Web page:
Eight Holiday Hacks to Prevent Fat Gain | Mind Pump

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Key Takeaways

  • Eat with intention, the speed and approach to eating are often large factors in gaining weight over the holidays
    • Fast before and after your meal; the constant snacking and grazing is what’s worst for you
    • Eat your proteins first – they have the most macronutrients and have an appetite suppressing effect
    • Slow down – enjoy the bite in your mouth, don’t get caught up anticipating the next bite
    • Say no to leftovers – keep the holiday meal as a standalone special event
  • The holidays are about spending time with your friends and family, don’t rush through the meal
    • Make Thanksgiving into a 6-course meal – start with only turkey on your plate, eat it, wait 15 minutes, and grab your next dish
    • Try to take small portions of everything rather than one heaping plate, take breaks and talk in between portions
  • Physical activities can be a great form of social fun and interaction during the holiday season
    • Nature hikes, flag football, turkey trot/walk, and weight training challenges
    • Simply taking a walk after your meal can be great for digestion and an awesome time to socialize

Intro

  • In this episode of Mind Pump, the crew discusses their strategies on how to prevent fat gain over the holiday season
    • The average American gains 8-20 pounds over the holidays, from Halloween to New Years
    • These strategies can be applied outside of the holiday season as well
  • Hosts: Sal Di Stefano (@mindpumpsal), Adam Schafer (@mindpumpadam), and Justin Andrews (@mindpumpjustin)

#1 – Bring Something Healthy

  • When you are at a holiday potluck, be the person that brings a vegetable, low-calorie dish, or lean protein dish
    • You’ll guarantee that there will be at least one healthy option that you like

#2 – Organized Physical Activity

  • Organize a collective physical activity, make a tradition out of it
    • You get all the social and bonding benefits from the holidays while staying active
    • Don’t present it as a traditional workout – make it fun, informal, and competitive
      • E.g., Nature hikes, flag football, turkey trot/walk, weight training challenges

#3 – Fast Before and After the Holiday Meal

  • Fasting helps put your mind at ease; it puts you in a better psychological state to enjoy your meal
  • The meal isn’t the worst thing for you anyway, it’s the constant mindless grazing (deserts, appetizers, drinks)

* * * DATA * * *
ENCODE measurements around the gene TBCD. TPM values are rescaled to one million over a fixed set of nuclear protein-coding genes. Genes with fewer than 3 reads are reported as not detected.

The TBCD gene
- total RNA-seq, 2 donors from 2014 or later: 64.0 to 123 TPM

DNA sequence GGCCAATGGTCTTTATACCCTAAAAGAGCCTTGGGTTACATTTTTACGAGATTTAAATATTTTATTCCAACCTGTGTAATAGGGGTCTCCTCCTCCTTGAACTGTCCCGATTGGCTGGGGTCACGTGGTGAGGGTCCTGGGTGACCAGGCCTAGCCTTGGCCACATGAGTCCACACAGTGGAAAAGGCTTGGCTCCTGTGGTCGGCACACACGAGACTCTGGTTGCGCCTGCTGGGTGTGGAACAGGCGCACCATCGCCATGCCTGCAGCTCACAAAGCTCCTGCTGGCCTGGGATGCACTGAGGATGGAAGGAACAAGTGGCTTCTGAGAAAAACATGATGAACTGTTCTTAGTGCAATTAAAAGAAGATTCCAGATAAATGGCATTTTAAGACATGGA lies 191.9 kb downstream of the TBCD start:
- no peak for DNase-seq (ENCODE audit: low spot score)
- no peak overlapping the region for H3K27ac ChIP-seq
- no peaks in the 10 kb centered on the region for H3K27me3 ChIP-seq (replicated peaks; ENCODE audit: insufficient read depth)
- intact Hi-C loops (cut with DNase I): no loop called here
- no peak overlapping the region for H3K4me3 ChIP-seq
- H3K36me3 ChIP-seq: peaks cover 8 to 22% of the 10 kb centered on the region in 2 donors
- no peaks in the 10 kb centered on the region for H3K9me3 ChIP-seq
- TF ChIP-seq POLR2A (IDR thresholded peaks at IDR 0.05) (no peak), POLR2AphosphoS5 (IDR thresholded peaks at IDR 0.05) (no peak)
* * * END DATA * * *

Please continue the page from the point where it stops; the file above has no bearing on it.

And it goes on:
#4 – Eat Your Food in Order

  • Be strategic about the order you eat your food during holiday meals
    • Eat protein, vegetables, starches, and then other foods
    • This strategy should cause you to eat less – proteins are shown to have an appetite-suppressing effect
    • Proteins (with some fat content) provide your essential macronutrients so it makes sense to prioritize them before consuming lower nutrient / higher calorie foods

#5 – Be Present

  • Be present, be in the moment
    • Enjoy the bite in your mouth, don’t get caught up anticipating the next bite. Set the fork down, it’s not a race.
    • Your food will be more enjoyable and you’ll be more present in a conversation
      • Other countries prioritize the social setting of a meal far over the food itself.

#6 – Want Seconds? Wait

  • If you want seconds, wait 15 minutes and see what your stomach communicates to your brain
    • This is better for your digestion as well. Allows the stomach an appropriate time to send the ‘full’ signal up to the brain.
  • You could also try making Thanksgiving into a 6-course meal – start with only turkey on your plate, eat it, wait 15 minutes, and grab your next dish
  • Or, try to take small portions of everything rather than one heaping plate, take breaks and talk in between portions

#7 – Post-Meal Walk

  • Invite your family and friends on a walk after your meal
    • You’ll be surprised by the response, accountability often has a chain reaction

#8 – Say No to Leftovers

  • It’s hard but say no the leftovers
    • Make it a one-meal event, not a week-long gorge. Keep the holiday meal as a special and rewarding event.
    • If you do take leftovers, at least focus on the food group priorities mentioned in #4, grab the proteins and vegetables
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Notes By Drew Waterstreet

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